Today I received in the mail and began reading James K. A. Smith's The Fall of Interpretation. I did so because I have seen it discussed on many blogs and was intrigued by it. I read pretty eclectic material, even in theology, but it is outside my normal interests as he is a Pentecostal writing from a position of Reformed theology (yeah, I'm intrigued to find out how that works). Plus he interprets Derrida and Heidegger and discovers good material in them for the Christian church, from his perspective as an evangelical.
From the closing pages of the Introduction, I really liked this paragraph:
The hermeneutical structure of creation is good; it produces goods: a plurality of interpretations and a diversity of readings. The sin of Babel was its quest for unity -- one interpretation, one reading, one people -- which was an abandonment of creational diversity and plurality in favor of exclusion and violence; and the "ravages of hatred have an ominous sameness." Plurality in interpretation is not the original sin; it is, on the contrary, the original goodness of creation: a creation where many flowers bloom and many voices are heard, where God is praised by a multitude from "every tribe and language and people and nation" (Rev. 5:9), singing songs in a diversity of tongues, even worshiping through a diversity of theologies.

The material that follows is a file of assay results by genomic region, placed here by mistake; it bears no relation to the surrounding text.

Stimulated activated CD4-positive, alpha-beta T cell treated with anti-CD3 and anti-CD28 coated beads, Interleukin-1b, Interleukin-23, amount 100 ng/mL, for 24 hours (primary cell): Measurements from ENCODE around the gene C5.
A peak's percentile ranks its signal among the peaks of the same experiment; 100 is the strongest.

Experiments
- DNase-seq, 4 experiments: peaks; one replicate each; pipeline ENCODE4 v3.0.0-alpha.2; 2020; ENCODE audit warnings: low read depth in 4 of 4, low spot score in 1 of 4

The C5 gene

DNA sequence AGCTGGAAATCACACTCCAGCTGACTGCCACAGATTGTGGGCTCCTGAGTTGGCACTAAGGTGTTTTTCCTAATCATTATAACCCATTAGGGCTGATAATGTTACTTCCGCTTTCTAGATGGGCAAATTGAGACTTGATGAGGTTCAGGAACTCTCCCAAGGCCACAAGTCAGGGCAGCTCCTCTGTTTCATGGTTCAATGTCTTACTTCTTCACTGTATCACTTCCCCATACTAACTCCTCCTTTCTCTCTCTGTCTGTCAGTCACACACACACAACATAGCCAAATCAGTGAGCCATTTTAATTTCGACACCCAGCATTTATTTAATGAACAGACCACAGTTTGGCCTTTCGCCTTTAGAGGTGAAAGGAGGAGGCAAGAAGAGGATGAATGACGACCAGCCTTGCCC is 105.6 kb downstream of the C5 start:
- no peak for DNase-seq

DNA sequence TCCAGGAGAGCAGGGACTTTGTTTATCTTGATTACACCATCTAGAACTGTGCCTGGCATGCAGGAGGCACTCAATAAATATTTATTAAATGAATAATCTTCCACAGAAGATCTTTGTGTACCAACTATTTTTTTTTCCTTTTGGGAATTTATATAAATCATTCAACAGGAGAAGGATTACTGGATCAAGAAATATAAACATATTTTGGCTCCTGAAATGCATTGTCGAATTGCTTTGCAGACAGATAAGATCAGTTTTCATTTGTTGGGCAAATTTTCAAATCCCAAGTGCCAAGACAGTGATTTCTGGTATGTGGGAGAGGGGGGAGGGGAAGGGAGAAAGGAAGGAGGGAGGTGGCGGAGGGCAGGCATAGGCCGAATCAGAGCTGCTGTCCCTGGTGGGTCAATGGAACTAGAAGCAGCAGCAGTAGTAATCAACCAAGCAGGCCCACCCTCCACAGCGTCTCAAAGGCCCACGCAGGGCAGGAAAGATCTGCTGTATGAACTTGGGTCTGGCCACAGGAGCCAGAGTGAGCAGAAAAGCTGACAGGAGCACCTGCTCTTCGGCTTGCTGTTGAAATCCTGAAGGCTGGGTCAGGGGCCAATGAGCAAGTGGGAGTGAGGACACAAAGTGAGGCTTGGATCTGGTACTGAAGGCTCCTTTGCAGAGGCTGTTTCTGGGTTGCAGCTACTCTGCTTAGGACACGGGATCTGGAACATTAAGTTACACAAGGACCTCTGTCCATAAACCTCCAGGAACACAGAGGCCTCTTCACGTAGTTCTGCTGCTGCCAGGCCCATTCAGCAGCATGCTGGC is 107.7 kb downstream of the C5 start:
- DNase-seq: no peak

Part of what really intrigues me about this paragraph is that it is the sort of thing one reads most often from queer scholars.